Trump said he doesn't see a recession after the bond market spooked investors and the Dow suffered its worst day of the year last week.Marketsread more
The U.K. prime minister prepares to meet his German and French counterparts this week.Europe Politicsread more
Amazon is raising seller fees for thousands of small and medium-sized businesses in France because of a new digital tax passed by the French government.Technologyread more
U.S. stock index futures point to a higher open on Monday morning as the White House sought to calm investors over growing concerns about the U.S. economy.US Marketsread more
Ahead of the deadline, U.S. President Donald Trump told reporters that Huawei was a national security threat.Technologyread more
Bianco Research's James Bianco suggests Wall Street is desperately looking for a signal that a 50 basis point cut is coming next month.Trading Nationread more
Baidu is gearing up to release its second-quarter earnings on Monday with the market expecting a sharp decline in profit.Technologyread more
Americans now say they approve of free trade by 64%-27%, a margin of better than two to one. That's up from 57%-37% early in Trump's presidency, and 51%-41% near the end of...Politicsread more
Stocks in Asia rose on Monday as U.S. Treasury yields bounced higher after plunging last week.Asia Marketsread more
The problem with tanking equities lies elsewhere, writes Michael Ivanovitch, because traders see no end to America's unfolding trade disputes with Europe and China.World Economyread more
Beijing wants to use reforms to support a slowing economy.China Marketsread more
Facebook and Instagram users are not worried by recent "chatter" about the Cambridge Analytica scandal or concerns about fake news and privacy issues, according to Piper Jaffray.
Despite a tough year for the social media giant, a survey of about 1,300 U.S. Facebook and Instagram users found that two-thirds of respondents were logged on at least as much as they were last year.
"While this raises questions around user growth rates and expenses necessary to improve security and screening, our survey of Facebook and Instagram users leaves us confident that most are unfazed by the negative news flow," analyst Michael Olson said in a note to clients Wednesday.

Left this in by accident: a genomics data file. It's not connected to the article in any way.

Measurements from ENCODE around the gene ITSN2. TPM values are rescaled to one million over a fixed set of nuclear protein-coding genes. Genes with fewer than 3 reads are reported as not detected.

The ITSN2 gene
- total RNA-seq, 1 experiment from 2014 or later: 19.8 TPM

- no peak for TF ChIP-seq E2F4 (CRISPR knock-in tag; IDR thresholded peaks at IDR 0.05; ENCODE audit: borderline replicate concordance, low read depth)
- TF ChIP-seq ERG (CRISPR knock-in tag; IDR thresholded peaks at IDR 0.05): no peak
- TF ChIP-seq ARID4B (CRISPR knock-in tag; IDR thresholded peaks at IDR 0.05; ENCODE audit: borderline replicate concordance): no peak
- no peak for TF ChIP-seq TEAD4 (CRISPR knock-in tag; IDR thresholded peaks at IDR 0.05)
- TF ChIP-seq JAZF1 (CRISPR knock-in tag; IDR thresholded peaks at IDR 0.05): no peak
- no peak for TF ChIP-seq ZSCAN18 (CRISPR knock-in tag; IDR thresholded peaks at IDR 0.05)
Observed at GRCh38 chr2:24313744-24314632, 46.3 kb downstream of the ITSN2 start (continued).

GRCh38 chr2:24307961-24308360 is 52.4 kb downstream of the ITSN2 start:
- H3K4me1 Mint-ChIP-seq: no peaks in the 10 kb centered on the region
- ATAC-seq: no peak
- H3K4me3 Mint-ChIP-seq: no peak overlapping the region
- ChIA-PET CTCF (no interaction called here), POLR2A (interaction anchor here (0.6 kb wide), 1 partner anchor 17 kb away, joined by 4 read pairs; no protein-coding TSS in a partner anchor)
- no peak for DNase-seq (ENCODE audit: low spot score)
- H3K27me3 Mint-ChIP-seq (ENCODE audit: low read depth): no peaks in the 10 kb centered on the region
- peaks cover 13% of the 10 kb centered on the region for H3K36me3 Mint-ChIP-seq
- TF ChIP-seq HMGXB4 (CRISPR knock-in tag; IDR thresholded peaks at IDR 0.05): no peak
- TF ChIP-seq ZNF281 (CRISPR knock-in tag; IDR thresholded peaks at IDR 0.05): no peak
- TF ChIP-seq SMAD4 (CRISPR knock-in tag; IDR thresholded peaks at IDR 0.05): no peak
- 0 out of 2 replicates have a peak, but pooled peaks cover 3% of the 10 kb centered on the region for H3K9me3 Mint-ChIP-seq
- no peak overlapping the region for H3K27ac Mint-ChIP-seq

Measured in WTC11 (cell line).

Given the apparent apathy among users, the recent sell-off in Facebook's stock "more than reflects the negative impacts of these issues," Olson added. He maintained his bullish overweight rating on the stock and his $200 price target, reflecting more than 15 percent upside from Tuesday's close.
The "survey shows the majority of users don't seem to care about recent issues," Olson explained. "While one-third of users did suggest they're using Facebook and Instagram less than last year, we suspect there is a greater tendency for users to under-report their usage."
That Facebook and Instagram users are not abandoning their accounts likely comes as welcome news to Facebook Chief Executive Mark Zuckerberg.
The CEO was summoned to testify before Congress earlier this year after reports that political data firm Cambridge Analytica "improperly" gained access to Facebook information on at least 87 million users.
The resulting scandal, the largest in Facebook's history as a public company, marked the start of a public firestorm — and financial pain — for some of Wall Street's largest technology companies.
Facebook shares sank more than 10 percent in the month following the Cambridge Analytica revelations, and they remain down more than 2 percent in 2018 against the S&P 500's 7 percent climb.
Shares closed down 18.9 percent on July 26 after the Menlo Park, California-based company missed projections on revenue and daily active users in the prior quarter.
The stock was set to add to the year's losses Wednesday morning, down 0.3 percent in premarket trading.